Emergency medical service is a medical service, not a public safety one, the head of emergency medical services in Richmond, Va., told those in the metro area who offer such services and those with a stake in the services.
Jerry Overton said the trends for emergency medical services nationwide will force providers to cut costs by handling some cases without taking people to the hospital.
He said it was crucial for communities to set aside turf battles. However, he made no reference in his presentation to the medical services that are a central part of the job firefighters do, which are at the heart of a quiet debate in Cedar Rapids.
When asked, Overton said Richmond firefighters respond to medical calls, but he said they are public safety personnel who fight fires first.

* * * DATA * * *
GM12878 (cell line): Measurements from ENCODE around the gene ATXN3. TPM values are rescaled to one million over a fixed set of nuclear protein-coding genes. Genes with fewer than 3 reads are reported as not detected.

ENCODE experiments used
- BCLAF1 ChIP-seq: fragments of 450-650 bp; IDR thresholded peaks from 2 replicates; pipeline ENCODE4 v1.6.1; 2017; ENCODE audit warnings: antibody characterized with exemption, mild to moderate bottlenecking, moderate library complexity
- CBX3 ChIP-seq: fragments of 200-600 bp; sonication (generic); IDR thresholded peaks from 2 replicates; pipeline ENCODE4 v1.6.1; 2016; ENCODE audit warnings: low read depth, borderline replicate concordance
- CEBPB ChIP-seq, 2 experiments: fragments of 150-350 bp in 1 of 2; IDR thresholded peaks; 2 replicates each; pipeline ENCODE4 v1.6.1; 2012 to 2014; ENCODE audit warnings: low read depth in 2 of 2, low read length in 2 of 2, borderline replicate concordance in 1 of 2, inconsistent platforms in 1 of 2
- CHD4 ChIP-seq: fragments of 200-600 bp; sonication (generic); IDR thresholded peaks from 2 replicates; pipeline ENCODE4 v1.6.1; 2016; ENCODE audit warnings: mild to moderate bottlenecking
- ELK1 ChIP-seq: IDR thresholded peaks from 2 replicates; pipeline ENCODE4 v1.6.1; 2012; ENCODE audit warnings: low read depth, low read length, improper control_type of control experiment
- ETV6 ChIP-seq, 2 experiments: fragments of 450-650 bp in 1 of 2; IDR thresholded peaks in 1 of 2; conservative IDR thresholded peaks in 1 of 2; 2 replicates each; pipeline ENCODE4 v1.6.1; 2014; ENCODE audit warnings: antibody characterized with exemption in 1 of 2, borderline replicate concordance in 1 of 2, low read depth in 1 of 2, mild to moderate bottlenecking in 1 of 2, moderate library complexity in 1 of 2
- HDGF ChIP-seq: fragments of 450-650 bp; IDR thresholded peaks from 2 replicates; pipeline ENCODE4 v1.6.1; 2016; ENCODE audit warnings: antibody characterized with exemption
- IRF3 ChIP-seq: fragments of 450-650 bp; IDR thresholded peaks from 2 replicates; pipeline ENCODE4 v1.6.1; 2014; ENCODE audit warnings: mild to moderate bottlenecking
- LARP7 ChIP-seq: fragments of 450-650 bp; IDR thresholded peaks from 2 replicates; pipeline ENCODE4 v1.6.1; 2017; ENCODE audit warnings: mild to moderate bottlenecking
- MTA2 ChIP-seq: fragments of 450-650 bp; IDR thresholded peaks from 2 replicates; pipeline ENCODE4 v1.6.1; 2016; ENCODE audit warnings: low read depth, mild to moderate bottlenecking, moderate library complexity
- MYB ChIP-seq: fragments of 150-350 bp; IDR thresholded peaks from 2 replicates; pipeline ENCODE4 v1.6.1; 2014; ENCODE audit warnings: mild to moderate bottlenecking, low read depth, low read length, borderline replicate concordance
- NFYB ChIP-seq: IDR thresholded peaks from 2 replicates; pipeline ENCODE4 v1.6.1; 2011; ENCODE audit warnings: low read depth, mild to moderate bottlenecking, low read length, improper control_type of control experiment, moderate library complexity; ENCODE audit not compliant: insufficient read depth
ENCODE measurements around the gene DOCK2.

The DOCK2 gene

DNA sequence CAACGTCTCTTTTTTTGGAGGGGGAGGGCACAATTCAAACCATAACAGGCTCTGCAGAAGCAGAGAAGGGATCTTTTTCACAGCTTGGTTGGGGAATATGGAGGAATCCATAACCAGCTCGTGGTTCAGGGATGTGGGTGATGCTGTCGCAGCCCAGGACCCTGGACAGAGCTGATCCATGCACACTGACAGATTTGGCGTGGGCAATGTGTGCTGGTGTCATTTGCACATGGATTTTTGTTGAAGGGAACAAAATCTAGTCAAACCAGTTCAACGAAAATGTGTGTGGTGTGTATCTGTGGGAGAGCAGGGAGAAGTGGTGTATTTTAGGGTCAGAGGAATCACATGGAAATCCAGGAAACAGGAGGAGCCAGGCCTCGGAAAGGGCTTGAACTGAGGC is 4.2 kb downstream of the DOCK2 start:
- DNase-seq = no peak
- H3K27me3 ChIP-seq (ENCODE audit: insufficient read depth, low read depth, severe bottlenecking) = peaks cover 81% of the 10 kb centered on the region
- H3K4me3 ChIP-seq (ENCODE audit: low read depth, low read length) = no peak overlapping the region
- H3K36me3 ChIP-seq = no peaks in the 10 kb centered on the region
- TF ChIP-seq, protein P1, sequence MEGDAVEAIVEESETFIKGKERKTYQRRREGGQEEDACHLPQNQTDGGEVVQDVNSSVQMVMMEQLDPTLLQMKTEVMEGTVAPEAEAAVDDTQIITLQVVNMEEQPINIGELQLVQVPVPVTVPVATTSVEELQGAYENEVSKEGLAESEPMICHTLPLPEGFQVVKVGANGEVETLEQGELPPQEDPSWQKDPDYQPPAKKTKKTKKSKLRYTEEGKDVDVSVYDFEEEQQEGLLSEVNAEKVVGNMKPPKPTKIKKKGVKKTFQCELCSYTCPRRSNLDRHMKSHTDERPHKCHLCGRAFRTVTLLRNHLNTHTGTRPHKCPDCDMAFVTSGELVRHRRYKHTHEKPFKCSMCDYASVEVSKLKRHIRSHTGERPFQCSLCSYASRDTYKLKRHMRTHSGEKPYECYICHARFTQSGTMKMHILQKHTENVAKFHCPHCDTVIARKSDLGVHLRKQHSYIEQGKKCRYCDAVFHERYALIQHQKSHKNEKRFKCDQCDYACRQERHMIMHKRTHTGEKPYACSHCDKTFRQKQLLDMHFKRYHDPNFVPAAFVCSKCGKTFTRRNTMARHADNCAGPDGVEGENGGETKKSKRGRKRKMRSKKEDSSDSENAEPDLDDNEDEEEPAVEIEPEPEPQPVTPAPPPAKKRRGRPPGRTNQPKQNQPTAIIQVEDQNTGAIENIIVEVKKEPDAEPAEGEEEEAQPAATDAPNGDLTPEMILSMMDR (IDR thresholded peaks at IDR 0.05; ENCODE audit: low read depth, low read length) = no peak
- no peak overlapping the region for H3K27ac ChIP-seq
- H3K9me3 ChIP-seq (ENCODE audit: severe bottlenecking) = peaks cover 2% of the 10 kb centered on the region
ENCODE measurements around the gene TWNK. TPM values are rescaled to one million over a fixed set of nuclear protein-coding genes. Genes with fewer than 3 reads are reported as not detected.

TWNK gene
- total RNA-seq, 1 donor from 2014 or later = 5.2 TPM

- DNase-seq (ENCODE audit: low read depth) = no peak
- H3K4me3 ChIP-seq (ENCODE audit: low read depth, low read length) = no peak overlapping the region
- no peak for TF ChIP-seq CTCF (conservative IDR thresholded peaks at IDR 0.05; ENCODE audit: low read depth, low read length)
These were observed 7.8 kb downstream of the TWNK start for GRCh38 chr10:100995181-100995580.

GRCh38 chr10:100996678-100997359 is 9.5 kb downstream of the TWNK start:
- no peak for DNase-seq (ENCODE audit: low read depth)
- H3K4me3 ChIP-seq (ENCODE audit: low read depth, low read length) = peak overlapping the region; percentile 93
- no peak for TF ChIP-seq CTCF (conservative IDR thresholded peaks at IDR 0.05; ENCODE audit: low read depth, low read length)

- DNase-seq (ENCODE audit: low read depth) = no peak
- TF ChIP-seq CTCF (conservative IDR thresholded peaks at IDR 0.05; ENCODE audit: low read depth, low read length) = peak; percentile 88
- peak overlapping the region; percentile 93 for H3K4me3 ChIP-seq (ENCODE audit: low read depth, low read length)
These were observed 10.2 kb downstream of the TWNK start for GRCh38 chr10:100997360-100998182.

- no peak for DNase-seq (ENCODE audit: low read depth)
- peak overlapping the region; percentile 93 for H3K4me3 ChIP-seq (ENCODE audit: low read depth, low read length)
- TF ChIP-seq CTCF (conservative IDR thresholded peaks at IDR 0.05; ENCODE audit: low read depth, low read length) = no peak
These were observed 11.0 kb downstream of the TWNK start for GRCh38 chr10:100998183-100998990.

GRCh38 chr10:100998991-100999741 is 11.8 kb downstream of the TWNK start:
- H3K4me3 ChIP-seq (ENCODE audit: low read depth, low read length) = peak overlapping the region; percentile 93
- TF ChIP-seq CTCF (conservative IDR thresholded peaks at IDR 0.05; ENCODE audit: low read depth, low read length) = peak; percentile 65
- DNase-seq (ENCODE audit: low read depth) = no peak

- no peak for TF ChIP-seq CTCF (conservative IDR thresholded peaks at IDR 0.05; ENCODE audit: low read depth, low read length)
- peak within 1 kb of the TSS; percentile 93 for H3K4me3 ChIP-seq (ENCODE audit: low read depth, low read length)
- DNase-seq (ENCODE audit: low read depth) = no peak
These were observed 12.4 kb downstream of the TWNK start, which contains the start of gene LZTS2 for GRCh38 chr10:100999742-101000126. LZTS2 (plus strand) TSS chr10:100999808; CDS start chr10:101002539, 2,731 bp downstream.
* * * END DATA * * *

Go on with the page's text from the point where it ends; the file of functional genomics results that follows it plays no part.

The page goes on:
Area Ambulance Service sponsored the Wednesday event at the Marriott Hotel.
Keith Rippey, the service's executive director, said a study of the Cedar Rapids area's emergency management landscape is expected to be completed in May.
That study is expected to comment on any overlap in the service provided by Area Ambulance Service and Cedar Rapids firefighters.
Cedar Rapids Fire Chief Steve Havlik and city Finance Director Casey Drew were among those who attended.
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